The first time we wrote about the ZSE website back in 2013, we couldn’t help but admire how USEFUL the site was. Unfortunately, things took a turn for worse; the website was taken down and what came back in 2016 was a shell of its former self. It ceased to be useful and though it took the ZSE some time to realise this, they seem to have come to that realisation now. Finding what you need when you need… ZSE redesigned their website once again and they have gone back to basics this time around. Gone are the irrelevant tabs like “corporate announcements”, “My ZSE”, “FAQs” welcoming. Instead you have an accessible dashboard with the latest shifts on the markets front and centre. This means as soon as you land on the site you already have Top gainers, top losers and an index
So Standard Chartered Bank have started charging customers for depositing soiled notes i.e dirty USD notes. It’s not little money they are charging too: 10% of the total deposit! How did we get here? Zimbabwe has quite the concentration of dirty US dollar notes. We adopted the currency in 2009 without much of an arrangement with the Federal Reserve Bank of the United States, the guys who actually mint the notes. So we obviously just kept on recycling those same notes without anyone who would swap them out for fresh ones. Then problems Zimbabweans soon realised that the dirty notes we had gotten used to were not readily accepted outside our borders. My colleagues discovered this reality when they went to Capetown a few months ago. Clever guys were now dumping dirty notes with the ban
Dramatic title aside, automation has been a very touchy subject over the past few years and recent developments at Standard Bank SA won’t do anything to halt people’s animosity towards the digital transition the world is going through right now. The bank has announced that they will be closing off 91 branches and this is expected to affect 1200 jobs. Why? Well, put simply the bank has said they are revising their business model and because similar measures were taken in Zimbabwe last year (though not at a similar scale), this doesn’t come as too much of a surprise. Standard Bank had the following to say about this move: As part of the implementation of the new banking delivery model, some of the roles currently being performed in our branches will change. These changes will impact ap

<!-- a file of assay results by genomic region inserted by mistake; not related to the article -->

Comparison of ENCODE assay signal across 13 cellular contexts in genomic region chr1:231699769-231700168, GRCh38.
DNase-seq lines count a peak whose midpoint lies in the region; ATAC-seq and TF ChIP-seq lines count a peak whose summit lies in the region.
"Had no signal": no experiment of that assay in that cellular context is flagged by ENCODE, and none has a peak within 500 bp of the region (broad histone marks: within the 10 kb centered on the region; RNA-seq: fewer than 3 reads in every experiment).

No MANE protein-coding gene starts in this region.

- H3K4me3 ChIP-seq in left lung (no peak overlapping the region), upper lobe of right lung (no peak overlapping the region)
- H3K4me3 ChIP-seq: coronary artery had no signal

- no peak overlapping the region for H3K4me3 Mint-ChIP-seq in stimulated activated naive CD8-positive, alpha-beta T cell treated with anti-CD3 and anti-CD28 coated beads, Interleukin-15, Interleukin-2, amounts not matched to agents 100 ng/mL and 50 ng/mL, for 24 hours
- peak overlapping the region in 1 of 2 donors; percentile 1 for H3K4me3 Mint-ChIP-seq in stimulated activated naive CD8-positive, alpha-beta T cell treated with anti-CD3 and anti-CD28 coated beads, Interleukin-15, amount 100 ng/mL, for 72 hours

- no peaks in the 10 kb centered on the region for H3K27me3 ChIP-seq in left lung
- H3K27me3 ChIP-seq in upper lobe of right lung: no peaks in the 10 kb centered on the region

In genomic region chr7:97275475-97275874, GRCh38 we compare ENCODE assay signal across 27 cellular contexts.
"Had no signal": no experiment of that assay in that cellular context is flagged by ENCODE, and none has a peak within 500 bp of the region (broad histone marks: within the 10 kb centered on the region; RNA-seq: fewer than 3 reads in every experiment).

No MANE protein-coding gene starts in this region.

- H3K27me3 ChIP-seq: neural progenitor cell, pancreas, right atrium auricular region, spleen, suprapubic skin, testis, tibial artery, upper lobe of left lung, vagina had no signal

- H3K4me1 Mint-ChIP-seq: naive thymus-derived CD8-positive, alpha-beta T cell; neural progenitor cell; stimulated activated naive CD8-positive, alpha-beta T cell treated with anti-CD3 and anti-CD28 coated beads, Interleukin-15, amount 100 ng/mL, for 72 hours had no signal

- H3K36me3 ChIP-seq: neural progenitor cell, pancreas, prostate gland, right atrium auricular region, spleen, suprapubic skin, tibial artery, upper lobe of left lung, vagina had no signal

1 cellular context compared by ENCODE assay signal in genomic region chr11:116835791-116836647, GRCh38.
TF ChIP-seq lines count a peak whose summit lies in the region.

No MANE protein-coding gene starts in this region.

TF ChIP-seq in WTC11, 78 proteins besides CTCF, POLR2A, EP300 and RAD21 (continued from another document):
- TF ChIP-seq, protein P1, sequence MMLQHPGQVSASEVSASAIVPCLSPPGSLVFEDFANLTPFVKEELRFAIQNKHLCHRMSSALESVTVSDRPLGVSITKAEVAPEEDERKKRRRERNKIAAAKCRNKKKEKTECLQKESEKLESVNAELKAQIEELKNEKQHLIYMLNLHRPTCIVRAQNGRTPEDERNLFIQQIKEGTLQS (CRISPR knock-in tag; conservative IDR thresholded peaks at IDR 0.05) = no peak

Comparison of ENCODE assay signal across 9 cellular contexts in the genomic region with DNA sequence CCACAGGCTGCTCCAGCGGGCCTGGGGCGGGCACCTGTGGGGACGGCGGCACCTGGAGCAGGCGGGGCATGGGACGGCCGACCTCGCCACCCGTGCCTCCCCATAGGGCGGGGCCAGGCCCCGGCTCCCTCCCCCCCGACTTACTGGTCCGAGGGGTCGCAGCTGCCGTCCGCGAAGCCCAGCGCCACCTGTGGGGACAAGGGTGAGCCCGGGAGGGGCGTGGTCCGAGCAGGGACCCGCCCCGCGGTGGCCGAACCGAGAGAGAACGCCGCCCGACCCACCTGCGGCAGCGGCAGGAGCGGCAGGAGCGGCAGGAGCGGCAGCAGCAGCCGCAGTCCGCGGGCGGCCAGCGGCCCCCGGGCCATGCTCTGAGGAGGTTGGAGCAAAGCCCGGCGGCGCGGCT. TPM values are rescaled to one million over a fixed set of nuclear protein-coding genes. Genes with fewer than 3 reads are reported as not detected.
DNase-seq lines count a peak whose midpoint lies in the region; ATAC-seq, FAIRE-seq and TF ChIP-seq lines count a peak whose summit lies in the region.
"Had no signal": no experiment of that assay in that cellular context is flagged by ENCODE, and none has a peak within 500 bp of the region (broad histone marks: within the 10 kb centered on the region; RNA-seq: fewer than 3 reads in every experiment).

The RTGS dollars are made of bond notes, bond coins, and electronic money. In August this year, we will know whether the electronic portion of the RTGS dollars (electronic RTGS Dollars) will still be a legal tender or not. The electronic RTGS Dollars where introduced as a legal tender after the President invoked his controversial powers called The Presidential (Temporary Measures) Powers Act. What does The Presidential (Temporary Measures) Powers Act say? The Presidential (Temporary Measures) Powers Act empowers the President to introduce legally binding laws in an emergency without going through a parliamentary process, with the law only holding for six months. The law will remain in force for a statutory period of six months, during which a Bill will have to be processed for consider...
While Zimbabwe certainly still has a biting foreign currency crisis one thing appears to have gotten less severe for some reason: The Cash crisis, which is still definitely a problem appears to have gotten less severe. In June last year whenever I wanted to cash out money from my Ecocash wallet I had to part with “20%” on average. I have Ecocash agents seem to have a weak grasp on how percentages work. Often what they mean by 20% is that they will charge 20% on the amount that you actually Cash Out. For example, if you get to an agent and cash out $100 you will get $80 In cases like this, they claim they are charging 20% when in actual fact they the cost would be 20/80 i.e. 25% Sometimes they get it right, especially if instead of asking them how much you get if you cash out a certai